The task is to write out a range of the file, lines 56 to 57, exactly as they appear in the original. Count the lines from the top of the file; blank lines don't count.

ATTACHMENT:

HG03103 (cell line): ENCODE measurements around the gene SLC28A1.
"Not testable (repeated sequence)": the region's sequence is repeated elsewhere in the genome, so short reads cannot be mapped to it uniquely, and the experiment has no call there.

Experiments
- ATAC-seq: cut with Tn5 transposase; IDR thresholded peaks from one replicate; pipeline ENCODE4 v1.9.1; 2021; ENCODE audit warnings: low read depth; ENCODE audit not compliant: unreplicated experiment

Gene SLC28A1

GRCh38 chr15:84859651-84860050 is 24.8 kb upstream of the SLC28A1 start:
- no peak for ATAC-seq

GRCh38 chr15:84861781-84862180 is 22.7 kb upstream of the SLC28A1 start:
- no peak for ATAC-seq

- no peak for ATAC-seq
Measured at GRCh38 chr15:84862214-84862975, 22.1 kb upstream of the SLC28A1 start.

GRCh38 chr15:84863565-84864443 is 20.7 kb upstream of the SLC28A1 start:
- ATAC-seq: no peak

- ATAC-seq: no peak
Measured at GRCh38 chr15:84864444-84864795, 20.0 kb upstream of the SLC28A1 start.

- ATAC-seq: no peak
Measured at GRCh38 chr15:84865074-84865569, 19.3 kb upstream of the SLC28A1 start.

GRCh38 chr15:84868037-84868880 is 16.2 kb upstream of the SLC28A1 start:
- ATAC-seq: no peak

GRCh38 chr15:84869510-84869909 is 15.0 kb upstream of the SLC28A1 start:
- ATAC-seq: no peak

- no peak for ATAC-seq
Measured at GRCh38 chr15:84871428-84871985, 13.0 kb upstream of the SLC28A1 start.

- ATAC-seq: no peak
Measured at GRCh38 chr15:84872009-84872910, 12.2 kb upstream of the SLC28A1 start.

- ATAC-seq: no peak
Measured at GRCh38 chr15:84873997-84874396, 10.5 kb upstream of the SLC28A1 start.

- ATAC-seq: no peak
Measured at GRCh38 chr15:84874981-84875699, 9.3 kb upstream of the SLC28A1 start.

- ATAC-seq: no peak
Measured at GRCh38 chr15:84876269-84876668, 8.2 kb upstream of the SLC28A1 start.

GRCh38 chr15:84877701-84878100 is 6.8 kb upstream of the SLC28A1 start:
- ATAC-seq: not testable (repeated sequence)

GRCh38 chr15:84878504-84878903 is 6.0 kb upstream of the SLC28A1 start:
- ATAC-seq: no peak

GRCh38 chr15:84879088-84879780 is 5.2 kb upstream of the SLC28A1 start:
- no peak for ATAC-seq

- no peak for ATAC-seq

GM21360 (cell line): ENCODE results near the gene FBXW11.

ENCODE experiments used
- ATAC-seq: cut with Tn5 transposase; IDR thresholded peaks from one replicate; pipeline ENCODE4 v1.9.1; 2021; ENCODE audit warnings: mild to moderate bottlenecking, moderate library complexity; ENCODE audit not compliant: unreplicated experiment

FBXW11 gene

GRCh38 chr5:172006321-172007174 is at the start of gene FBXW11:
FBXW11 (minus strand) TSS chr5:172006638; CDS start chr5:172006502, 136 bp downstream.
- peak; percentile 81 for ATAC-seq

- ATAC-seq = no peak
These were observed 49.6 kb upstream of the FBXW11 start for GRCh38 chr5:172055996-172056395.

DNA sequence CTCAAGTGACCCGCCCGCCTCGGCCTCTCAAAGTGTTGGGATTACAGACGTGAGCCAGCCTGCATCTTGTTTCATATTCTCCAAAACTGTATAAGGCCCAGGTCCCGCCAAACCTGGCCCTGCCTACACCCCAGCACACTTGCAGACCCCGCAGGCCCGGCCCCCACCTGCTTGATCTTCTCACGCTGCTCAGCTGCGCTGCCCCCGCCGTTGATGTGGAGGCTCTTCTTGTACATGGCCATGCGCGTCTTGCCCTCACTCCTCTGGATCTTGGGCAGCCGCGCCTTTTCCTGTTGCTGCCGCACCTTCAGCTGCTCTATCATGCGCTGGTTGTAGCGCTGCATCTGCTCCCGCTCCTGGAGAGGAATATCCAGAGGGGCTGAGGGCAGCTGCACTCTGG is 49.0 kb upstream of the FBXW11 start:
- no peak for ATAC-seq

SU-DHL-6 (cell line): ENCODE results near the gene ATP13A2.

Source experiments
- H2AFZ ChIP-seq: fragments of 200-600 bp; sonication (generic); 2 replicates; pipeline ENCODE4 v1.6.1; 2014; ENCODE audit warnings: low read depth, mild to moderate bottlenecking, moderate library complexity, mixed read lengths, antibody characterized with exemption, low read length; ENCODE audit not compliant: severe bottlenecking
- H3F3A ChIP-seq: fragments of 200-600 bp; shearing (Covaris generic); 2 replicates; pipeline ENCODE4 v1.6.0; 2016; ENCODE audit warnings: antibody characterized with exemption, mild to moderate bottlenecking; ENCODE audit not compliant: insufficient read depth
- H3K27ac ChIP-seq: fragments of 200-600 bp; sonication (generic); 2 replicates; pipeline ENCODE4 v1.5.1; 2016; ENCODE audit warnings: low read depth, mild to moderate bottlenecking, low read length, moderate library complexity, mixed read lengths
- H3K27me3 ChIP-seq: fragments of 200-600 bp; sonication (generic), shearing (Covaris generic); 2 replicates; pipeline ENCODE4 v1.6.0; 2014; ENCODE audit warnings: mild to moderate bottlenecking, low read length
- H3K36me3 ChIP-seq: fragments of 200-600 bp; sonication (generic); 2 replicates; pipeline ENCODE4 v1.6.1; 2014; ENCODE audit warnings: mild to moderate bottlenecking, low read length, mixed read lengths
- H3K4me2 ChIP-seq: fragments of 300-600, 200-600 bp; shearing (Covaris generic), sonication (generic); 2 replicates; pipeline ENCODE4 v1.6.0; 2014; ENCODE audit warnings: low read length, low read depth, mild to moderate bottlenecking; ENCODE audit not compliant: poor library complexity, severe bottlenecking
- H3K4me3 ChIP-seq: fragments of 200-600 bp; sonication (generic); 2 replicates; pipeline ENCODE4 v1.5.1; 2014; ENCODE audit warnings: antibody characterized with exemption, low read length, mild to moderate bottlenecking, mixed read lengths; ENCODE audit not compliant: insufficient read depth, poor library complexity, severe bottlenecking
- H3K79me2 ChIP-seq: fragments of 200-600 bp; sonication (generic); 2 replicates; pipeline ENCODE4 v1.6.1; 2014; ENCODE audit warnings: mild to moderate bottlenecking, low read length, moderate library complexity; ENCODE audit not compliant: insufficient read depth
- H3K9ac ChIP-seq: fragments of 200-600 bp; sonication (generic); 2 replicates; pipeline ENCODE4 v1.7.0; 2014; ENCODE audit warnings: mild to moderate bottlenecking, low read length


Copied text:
- H3K36me3 ChIP-seq: fragments of 200-600 bp; sonication (generic); 2 replicates; pipeline ENCODE4 v1.6.1; 2014; ENCODE audit warnings: mild to moderate bottlenecking, low read length, mixed read lengths
- H3K4me2 ChIP-seq: fragments of 300-600, 200-600 bp; shearing (Covaris generic), sonication (generic); 2 replicates; pipeline ENCODE4 v1.6.0; 2014; ENCODE audit warnings: low read length, low read depth, mild to moderate bottlenecking; ENCODE audit not compliant: poor library complexity, severe bottlenecking